What diplomatic efforts are the Government making to work with the regional powers? What efforts are being made to build alliances with countries that hold a shared interest with us in defeating ISIL? That includes working together to disrupt the means by which ISIL spreads its propaganda, and involves sharing intelligence where appropriate. Crucially, we need to follow the money, which means doing all we can to cut off the finances that fund the bloodshed. More broadly, we need to work with our partners to tackle the illegal trade in narcotics and the people trafficking that is spreading disorder and funding such atrocities across the globe. What efforts are the Government making to address those issues?

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This has been a wide-ranging debate, but let me briefly touch on some of the broader issues. The way in which we use our soft power is key to ensuring our security in the modern world. That particularly applies to maintaining peace in eastern Europe following the annexation of Crimea and to the role Russia has played in destabilising Ukraine. The hon. Member for Beckenham (Bob Stewart)—his arrival in the Chamber is very timely and just in time—particularly focused on how we can support Ukraine. As I am sure he knows, European Foreign Ministers voted just last week to extend the economic sanctions against the Russian regime. If the Minister has time, will he give us his assessment of whether the current sanctions are working? What further diplomatic efforts are the Government making in this area?

Does the Minister acknowledge the variety of grave threats that we face in the coming years? They include patterns of migration, pandemic disease—the hon. Member for Bracknell (Dr Lee) rightly made that point—and the impact of climate change. The effects of climate change are already contributing to the scarcity of resources and making populations more transient. It is estimated that as many as 200 million people will have been displaced by climate change by 2050, which is five times the world’s entire refugee population in 2008. I would be grateful if the Minister updated the House on the steps that the Government are taking to ensure that there is a binding agreement at the UN climate change conference in Paris this December.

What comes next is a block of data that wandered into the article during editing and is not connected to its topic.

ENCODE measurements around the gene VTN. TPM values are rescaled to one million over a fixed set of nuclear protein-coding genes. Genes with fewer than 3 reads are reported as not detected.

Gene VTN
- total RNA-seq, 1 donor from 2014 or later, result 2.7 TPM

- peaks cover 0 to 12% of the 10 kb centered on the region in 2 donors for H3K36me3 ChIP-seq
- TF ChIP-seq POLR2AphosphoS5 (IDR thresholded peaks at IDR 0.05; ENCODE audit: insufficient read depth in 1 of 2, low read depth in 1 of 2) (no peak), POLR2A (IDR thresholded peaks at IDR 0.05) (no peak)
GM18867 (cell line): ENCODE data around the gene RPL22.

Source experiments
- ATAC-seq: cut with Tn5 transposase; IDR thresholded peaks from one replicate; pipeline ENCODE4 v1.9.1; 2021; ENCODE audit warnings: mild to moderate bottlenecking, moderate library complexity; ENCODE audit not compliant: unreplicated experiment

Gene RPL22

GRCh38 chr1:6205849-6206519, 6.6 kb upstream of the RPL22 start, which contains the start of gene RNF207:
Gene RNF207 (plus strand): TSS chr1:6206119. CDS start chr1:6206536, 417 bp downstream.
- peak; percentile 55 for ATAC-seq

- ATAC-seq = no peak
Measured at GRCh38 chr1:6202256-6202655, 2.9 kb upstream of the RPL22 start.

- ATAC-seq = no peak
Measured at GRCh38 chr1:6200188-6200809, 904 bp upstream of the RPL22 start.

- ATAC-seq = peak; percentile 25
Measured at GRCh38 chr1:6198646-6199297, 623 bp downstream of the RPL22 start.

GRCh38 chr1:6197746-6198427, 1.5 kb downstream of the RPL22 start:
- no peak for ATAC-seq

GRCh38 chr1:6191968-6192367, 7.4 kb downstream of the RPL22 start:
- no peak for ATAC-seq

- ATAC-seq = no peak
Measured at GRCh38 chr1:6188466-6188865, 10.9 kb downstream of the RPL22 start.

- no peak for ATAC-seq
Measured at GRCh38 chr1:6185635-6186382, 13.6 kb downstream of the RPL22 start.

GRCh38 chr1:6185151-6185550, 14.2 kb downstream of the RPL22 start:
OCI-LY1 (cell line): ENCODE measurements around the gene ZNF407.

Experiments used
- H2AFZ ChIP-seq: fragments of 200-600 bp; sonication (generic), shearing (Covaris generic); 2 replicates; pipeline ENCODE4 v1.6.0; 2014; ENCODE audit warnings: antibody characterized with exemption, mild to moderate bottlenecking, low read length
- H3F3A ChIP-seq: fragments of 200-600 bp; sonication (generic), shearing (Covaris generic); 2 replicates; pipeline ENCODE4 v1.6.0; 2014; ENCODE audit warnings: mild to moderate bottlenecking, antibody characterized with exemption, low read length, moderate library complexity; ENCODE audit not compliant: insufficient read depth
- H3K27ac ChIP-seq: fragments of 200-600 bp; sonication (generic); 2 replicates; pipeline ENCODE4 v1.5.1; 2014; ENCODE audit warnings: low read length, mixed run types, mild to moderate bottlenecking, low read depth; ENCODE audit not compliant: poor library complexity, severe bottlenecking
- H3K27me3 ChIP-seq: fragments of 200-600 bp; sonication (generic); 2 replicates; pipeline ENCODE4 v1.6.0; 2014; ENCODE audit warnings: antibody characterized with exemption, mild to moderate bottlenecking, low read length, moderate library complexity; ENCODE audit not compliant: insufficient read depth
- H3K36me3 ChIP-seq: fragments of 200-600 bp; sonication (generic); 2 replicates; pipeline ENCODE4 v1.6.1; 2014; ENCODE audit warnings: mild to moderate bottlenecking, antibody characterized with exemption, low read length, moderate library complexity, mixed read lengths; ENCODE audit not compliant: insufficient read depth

I welcome the agreement between the Front-Bench teams about the important role of international development. The right hon. Member for Sutton Coldfield (Mr Mitchell) and the hon. and learned Member for Sleaford and North Hykeham (Stephen Phillips) made good points about that. Supporting developing countries is not only the right thing to do morally but the right choice for our national security, because it will help to build a safer world in the long term. As we approach the deadline for the millennium development goals, I would welcome anything that the Minister can say about how the Government will help to build on the progress that has been made.

My hon. Friend the Member for Ilford South (Mike Gapes) made a passionate speech about the lessons that we can draw from history, particularly in the region we have discussed today. Perhaps to nobody’s surprise—certainly not to mine—the hon. Member for North Wiltshire (Mr Gray) also referred to learning the lessons of the past, so I will conclude with a reflection from history. Some 70 years ago, a new majority Government took office and a new Foreign Secretary issued a warning that foreign affairs would present them with their most vexed and difficult problems. Ernest Bevin said that we would secure a safer and more peaceful future

“by patience. By trying to understand one another’s point of view, and bringing people together for a common purpose.”

He spoke from a generation that overcame fascism and worked to repair a world shattered by conflict. Today we face different threats that bring new dangers and complexities, but when people look back on our political generation, let it be said that we kept true to that, brought people together for a common purpose and stood up to the varied challenges before us. Let it be

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said that we were not cowed by those who lived to spread fear and hatred, but that we acted to keep Britain safe and to pursue a safer and more prosperous world. Let us deliver on that.

4.46 pm

The Parliamentary Under-Secretary of State for Foreign and Commonwealth Affairs (Mr Tobias Ellwood): I begin, as I am obliged to, by acknowledging my entry in the Register of Members’ Financial Interests as a reserve member of Her Majesty’s armed forces.

This has been an invaluable debate. Today, Parliament is not just debating but learning about and understanding the challenges that we face. I commend all Members who have contributed, and it is an honour to respond to the debate.